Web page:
Against the “Combined” Account for Justifying Killing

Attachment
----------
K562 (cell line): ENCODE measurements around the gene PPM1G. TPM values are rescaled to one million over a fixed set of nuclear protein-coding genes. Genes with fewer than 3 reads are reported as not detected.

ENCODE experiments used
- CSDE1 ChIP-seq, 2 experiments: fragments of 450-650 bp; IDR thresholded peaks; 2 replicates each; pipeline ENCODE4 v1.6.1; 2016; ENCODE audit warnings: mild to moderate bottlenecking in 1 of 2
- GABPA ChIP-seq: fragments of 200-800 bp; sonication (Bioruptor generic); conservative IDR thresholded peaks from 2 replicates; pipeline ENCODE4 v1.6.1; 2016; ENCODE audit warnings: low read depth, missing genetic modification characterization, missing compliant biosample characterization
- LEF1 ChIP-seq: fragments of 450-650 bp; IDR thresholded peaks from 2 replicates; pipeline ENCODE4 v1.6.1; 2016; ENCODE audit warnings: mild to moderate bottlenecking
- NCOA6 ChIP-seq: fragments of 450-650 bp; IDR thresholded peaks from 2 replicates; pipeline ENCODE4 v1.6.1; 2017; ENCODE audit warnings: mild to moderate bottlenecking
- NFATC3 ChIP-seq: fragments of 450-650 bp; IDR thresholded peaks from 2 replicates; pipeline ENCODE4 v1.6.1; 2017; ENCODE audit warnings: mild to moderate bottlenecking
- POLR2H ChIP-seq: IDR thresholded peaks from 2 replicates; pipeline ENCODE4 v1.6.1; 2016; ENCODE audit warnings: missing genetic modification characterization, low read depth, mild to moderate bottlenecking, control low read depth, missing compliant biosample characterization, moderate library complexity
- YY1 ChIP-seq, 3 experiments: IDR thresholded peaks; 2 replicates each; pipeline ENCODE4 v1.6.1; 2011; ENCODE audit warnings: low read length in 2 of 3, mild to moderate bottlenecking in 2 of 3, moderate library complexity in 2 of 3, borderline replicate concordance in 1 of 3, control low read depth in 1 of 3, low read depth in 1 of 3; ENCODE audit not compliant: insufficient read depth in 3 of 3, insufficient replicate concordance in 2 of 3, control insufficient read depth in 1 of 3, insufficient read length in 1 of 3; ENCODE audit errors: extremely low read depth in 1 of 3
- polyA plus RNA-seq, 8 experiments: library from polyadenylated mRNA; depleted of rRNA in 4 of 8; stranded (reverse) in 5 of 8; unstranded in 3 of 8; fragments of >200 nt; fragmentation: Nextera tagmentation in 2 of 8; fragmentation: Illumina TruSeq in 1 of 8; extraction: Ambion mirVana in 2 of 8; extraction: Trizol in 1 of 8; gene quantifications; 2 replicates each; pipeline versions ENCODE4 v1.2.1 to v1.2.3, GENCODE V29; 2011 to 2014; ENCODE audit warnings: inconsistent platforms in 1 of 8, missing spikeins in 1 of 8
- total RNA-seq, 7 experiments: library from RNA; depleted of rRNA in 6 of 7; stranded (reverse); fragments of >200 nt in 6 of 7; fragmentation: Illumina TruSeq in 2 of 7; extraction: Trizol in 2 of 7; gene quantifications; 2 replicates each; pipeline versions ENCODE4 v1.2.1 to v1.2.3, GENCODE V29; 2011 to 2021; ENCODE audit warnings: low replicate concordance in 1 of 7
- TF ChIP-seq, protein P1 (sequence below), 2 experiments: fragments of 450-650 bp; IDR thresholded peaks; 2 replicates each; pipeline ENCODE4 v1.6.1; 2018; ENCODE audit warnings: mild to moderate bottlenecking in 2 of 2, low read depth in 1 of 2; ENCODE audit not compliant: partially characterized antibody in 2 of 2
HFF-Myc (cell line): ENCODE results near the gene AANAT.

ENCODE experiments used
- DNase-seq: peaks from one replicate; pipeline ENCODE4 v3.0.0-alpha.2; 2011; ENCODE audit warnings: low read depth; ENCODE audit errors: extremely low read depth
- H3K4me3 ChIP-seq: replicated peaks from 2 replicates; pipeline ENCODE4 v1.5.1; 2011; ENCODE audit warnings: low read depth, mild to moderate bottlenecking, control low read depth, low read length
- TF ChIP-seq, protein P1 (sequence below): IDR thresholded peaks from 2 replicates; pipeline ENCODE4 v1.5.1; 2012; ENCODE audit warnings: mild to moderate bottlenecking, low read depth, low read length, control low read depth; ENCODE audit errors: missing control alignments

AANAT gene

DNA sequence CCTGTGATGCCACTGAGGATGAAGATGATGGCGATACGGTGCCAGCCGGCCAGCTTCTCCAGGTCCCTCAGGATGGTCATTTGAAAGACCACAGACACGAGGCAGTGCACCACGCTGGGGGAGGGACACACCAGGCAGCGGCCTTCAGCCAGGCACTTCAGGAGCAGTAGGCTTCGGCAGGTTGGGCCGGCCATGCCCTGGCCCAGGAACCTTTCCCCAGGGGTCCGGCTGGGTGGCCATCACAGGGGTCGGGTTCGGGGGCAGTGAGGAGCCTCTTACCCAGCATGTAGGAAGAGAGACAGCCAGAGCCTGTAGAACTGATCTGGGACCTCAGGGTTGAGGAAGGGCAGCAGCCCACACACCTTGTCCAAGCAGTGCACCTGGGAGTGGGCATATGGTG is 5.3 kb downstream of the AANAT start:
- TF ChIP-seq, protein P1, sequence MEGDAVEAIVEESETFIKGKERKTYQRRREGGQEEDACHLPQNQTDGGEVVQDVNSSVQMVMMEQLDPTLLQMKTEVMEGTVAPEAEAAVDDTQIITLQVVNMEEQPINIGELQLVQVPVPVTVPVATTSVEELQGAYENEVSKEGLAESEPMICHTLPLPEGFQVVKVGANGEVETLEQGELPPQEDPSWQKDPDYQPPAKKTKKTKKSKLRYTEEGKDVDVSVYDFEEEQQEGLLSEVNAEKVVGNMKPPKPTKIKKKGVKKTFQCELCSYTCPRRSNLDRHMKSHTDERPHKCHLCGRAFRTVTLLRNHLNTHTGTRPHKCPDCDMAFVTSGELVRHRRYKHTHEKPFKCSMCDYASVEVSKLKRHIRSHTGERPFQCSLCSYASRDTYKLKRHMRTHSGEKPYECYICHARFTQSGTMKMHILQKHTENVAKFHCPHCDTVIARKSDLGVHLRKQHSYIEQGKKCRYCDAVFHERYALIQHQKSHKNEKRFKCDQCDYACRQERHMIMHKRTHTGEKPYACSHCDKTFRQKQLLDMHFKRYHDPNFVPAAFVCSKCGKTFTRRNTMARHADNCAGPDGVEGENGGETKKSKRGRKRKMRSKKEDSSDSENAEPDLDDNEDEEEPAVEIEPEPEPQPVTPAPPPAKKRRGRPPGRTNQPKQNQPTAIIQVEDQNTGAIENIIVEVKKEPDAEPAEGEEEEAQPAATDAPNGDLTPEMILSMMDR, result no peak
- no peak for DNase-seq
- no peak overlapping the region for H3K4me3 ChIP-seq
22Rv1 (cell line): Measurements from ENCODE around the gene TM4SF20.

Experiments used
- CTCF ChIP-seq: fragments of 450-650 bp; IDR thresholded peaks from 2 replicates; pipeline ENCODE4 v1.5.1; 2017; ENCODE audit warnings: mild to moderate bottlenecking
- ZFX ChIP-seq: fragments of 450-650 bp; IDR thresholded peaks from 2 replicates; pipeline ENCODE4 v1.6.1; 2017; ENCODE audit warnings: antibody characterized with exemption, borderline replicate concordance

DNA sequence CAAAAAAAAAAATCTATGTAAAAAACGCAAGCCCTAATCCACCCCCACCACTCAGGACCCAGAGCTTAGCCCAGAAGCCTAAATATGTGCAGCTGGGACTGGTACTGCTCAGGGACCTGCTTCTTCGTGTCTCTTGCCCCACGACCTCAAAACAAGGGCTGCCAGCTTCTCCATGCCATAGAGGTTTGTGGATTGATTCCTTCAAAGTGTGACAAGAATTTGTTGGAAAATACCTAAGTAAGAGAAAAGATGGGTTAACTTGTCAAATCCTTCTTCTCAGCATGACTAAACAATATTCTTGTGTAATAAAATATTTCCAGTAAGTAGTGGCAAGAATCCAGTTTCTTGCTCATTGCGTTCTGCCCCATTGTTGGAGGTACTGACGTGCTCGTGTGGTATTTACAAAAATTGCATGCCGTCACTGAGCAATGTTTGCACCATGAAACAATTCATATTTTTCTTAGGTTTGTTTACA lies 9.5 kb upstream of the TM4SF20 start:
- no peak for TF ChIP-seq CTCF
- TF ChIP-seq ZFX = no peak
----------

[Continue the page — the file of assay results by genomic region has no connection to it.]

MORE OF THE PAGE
I’ve been thinking harder about what might be called a “combined” account for justifying killing: it is permissible for A to kill B if the harm A inflicts on B is negligible, and B gives valid consent to being killed by A. Problem: what counts as a harm and who decides whether or not it is “negligible?” One might think that A cannot be harmed if A’s preferences are satisfied, which just collapses harm into the logic of preference satisfaction making the combined account redundant — consent is all that is needed. Still others think that the harm must be construed as something lost in terms of a “worthwhile life” (Glover, 1977), or “biographical life” (Rachels, 1986), or “a future of value” (Marquis, 1989) or  some ability “to act or do things” (Sinnott-Armstrong and Miller, 2013). It is thought that there is little if not nothing left to lose near the end of life if these things constitute what would be lost in act of harmful killing. But who decides whether there is little if not nothing left to lose? Is it the patient? The doctor? Both? If it is the patient, then once again, the combined account is redundant, for harm just collapses into the logic of preference satisfaction, which can be explained in terms of respect for autonomy.